During the Second Russian occupation of his homeland, this time by the Communists, the Metropolitan prepared his little flock to endure the persecution and the martyrdom ahead. He died on November 1, 1944. The cause for his beatification was begun in 1958. On June 27, 2001, in Lviv, Pope John Paul II expressed his wish, with God's help, to beatify the Servant of God.
"The Metropolitan lay calmly with eyes shut and breathed with difficulty, as he had previously. Then he began to pray again. He opened his eyes and began to talk to us: 'Our Church will be ruined, destroyed by the Bolsheviks, but you will hold on, do not renounce the faith, the Catholic Church. A difficult trial will fall on our Church, but it is passing. I see the rebirth of our Church, it will be more beautiful, more glorious than of old, and it will embrace all our people. Ukraine,' the Metropolitan continued, "will rise again from her destruction and will become a mighty state, united, great, comparable to other highly-developed countries. Peace, well being, happiness, high culture, mutual love and harmony will rule here. It will all be as I say. It is only necessary to pray that the Lord God and the Mother of God will care for our poor tired people,who has suffered so much and that God's care will last forever."
—From an interview with Father Yosyf Kladochnyi about Metropolitan Andrei Sheptytsky's last moments on earth.
A New Order
The beginning of the Nazi-Soviet war on 22 June, 1941 for many western Ukrainians meant, first of all, the liquidation of the hated Bolshevik domination and led to unfulfilled expectations for the revival of religious freedom and the achievement of their national aspirations. However it was soon apparent that changing one bloody regime for another would not change the essence of totalitarianism.
"… The terror is growing. During the last two months in Lviv more than 40 thousand Jews were murdered. The authorities conducted searches in the church, in my residence and in parts of the monastery … Two monks were imprisoned, and perhaps there will be attempts to create some 'show trials.' The arrests continue. This is a regime of raving madmen."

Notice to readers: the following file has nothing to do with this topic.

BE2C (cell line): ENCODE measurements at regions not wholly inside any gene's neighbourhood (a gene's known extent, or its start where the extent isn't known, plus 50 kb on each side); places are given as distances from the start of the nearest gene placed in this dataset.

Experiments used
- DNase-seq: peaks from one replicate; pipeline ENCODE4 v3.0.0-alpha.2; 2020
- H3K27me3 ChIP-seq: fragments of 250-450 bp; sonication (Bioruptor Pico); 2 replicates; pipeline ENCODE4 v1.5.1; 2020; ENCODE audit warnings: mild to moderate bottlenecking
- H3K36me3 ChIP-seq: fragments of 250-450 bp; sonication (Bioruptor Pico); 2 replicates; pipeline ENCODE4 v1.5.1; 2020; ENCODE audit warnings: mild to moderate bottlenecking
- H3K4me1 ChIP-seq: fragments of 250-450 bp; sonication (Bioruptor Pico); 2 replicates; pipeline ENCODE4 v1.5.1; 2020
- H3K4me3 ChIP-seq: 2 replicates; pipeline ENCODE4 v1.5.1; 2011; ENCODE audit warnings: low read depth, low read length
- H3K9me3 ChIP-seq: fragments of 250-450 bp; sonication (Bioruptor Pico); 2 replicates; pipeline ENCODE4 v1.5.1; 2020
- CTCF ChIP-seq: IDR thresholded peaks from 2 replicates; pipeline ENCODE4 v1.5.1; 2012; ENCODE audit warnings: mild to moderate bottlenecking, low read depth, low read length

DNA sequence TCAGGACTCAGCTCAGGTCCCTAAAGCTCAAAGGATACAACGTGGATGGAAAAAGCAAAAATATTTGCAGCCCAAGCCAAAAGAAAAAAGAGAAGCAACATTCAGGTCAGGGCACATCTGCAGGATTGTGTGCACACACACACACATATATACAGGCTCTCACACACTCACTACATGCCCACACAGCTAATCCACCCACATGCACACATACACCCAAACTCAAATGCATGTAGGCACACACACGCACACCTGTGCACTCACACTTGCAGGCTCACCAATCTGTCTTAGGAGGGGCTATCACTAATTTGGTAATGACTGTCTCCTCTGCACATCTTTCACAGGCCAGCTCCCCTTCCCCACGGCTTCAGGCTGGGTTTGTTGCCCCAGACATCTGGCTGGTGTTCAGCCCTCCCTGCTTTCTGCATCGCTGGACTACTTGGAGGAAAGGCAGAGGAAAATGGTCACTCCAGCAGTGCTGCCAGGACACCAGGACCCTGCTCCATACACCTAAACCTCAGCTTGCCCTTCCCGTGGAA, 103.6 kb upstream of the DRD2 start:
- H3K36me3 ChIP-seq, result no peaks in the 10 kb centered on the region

— From a letter of Metropolitan Andrei Sheptytsky to Cardinal Tisserant of 28 December 1942
Stalin's attack on the Ukrainian Greek Catholic Church (UGCC) began immediately after the first occupation of western Ukraine in September 1939. This occupation was in accordance with the Soviet-Nazi Molotov-Ribbentrop Pact and lasted until June 1941. In this period all UGCC property was confiscated, schools and hospitals were nationalized. Church publications and religious organizations were forbidden, religious educational institutions and presses were closed, the activities of religious congregations were limited, brutal atheist propaganda and mass terror and the deportation of a peaceful population began.
"It is absolutely clear that under the Bolsheviks we all felt destined for death; they did not conceal their intention to destroy, to strangle Christianity,to erase its smallest traces."
— From Metropolitan Andrei Sheptytsky's letter to the Papal Nuncio, of 30 August 1941
"We cannot pass over in silence the illustrious metropolitan Andrew Szepticky. For nearly forty-five years he labored with tireless assiduity, making himself most acceptable to his flock on more than one account besides what concerned their spiritual profit. In the course of his episcopate a theological society was founded to encourage the clergy in a deeper and more fruitful study of the sacred science; an ecclesiastical academy was erected in Lvov in which Ruthenian youths of superior intellectual gifts could apply themselves to philosophy, theology and other higher studies in the manner customary in universities; every kind of literary production, books, newspapers and reviews, greatly increased and won a good reputation even among foreign nations. Besides all this, sacred art was cultivated in accordance with the tradition of the nation and its particular genius; a museum and other homes of art were equipped with outstanding works of antiquity, and finally, a number of institutions were begun and developed to meet the needs of the poorer classes of citizens and to assist the indigent".
— Pope Pius XII, Encyclical Letter "Orientales Omnes Ecclesias", December 23, 1945, 43.
Texts used with the kind permission of Oleh Turii, Director of the Institute of Church History at the Ukrainian Catholic Univertsity, Lviv.
Photos of Metyropolitan Sheptytsky reporduced
with the kind permission of Oleh Iwanusiw.